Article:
My dear, do you remember…?

My dear,

Do you remember when summer was like eternity? School would release us into the season, and we would greet it exuberantly, knowing that it would not end. The last day of final exams, already scorching, already lazy, could not come soon enough, and for those who had an afternoon exam, life’s cruel ways were unfathomable. The rest would go home, eat lunch, change into their home clothes and read or sleep or meet friends. When we were older, there were sometimes last day of school movies too. We would hurriedly seek our pleasures although an unending season of unlimited idleness was ours.

The last day of school was the first day of bringing home a huge stack of story-books to be devoured like Alphonso mangoes. The most demanding thing we did was to consume the mango while reading the book without dripping its heavenly juice on the pages. Growing older, one developed a taste for the Alphonso’s tender skin, and learned to suck at the seed so as not to let a single drop go waste. Yes, the other great exertion of the season was pulling out those little mango fibres that would get caught between my teeth.

The stone cold mosaic floor, the racing ceiling fan, the resilience of childhood and stories set in cold damp England, snowy Massachusetts or some less exacting clime made us oblivious to the heat and humidity.

Summer mornings. When the day would pat us awake at 5:30, nudge us awake at 6:30 and bathe us in sweat by 7. We were teenagers and we did not care. We would dress for the day and set out on completely pointless expeditions to Fort or Crawford Market or Colaba Causeway. Unwilling to waste the veyyil (sun’s glare) for a minute, as we say in Tamil, we would gallivant hither and yon. Return after a long time (usually about two hours) and then sit under the fan with water. And after all that activity, the day still stretched before us.

I was not at all athletic. But to those who were, afternoons were a time to go down and play. The more fierce the sun, the more heated the competition between buildings, between gangs, between friends. Ah, what energy we had! In the evenings, others of us would walk. Take a turn, as the Victorian novelists were apt to put it. We would discuss life’s important issues. And come home with time to spare for television, dinner and another of those books.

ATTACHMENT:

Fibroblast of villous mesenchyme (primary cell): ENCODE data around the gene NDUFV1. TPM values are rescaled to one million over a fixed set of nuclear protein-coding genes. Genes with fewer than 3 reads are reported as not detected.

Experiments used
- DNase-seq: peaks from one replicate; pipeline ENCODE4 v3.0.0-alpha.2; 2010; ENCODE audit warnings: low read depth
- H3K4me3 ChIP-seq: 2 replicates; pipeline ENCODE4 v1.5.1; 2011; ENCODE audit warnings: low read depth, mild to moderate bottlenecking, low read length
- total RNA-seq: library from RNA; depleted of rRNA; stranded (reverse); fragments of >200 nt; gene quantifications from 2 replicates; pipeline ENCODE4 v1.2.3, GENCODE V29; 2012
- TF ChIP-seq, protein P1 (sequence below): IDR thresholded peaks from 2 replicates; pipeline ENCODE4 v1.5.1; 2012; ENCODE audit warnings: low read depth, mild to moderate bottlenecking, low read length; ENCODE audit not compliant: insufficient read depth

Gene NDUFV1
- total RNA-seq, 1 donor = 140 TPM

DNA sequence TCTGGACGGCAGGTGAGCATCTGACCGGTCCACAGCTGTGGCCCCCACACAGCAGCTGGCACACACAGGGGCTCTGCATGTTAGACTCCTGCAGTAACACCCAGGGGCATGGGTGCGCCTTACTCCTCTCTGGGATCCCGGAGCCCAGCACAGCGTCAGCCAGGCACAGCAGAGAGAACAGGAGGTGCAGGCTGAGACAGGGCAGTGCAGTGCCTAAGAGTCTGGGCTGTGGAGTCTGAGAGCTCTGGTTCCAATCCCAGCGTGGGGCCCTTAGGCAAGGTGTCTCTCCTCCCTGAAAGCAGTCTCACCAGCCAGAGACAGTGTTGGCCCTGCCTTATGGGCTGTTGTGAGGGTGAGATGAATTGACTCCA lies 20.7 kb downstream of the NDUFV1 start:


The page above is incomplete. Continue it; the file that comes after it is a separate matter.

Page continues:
Summer was also a season of visiting family. Sometimes the summer would be broken up into before travel, the trip and after travel. One needed to travel always with enough inland letter cards to write faithfully to one’s friends. After all, a separation of two weeks was really long and might place a tremendous strain on the friendship. Travels, whether one’s own or another’s, was for most of us family-related. The twenty-four samskaras scheduled when convenient to coincide with everyone’s summer holidays, notwithstanding the severities of the season.

Games, fights, rehearsals, plays, meeting each other’s friends, sharing each other’s lives for a few moments… but with the feeling of forever. Every love, every hate, every resentment, every passion… forever.

And so the summer wore on. Sunny, hot April, fresh with the joy of new holidays. Long, muggy May, season of travels, season of returns, water-short season, season of waiting,… waiting for rain. And then, June and rain. Writing and love. Again and again and again. April into May into those first blessed showers, and the promise of new uniforms, new rainshoes, new raincoats, new books, yards of brown paper cover, new textbooks, new universes to explore… this year, every year, everything will be different.

And now here we are, my dear, all grown up and grey. I write this in a land without Alphonso mangoes. Life is all summer in its ordeals by fire and all winter in the lonely walk through each of them. In your eyes, in the promise of you, I catch a glimpse of eternity and it passes, much like the summer does now, chopped into portions, deadline by deadline. I cannot bear the heat, and it does not warm my heart. The days wear me down as they whip past me, and I wait, wait, wait for the monsoon that will not come to me. There will be no rain, no wind, no song, no verse, no love, no release—not in my heart.

And so I sit here, hot and tired, and ask you, “My dear, do you remember…?”

New Haven
August 7, 2001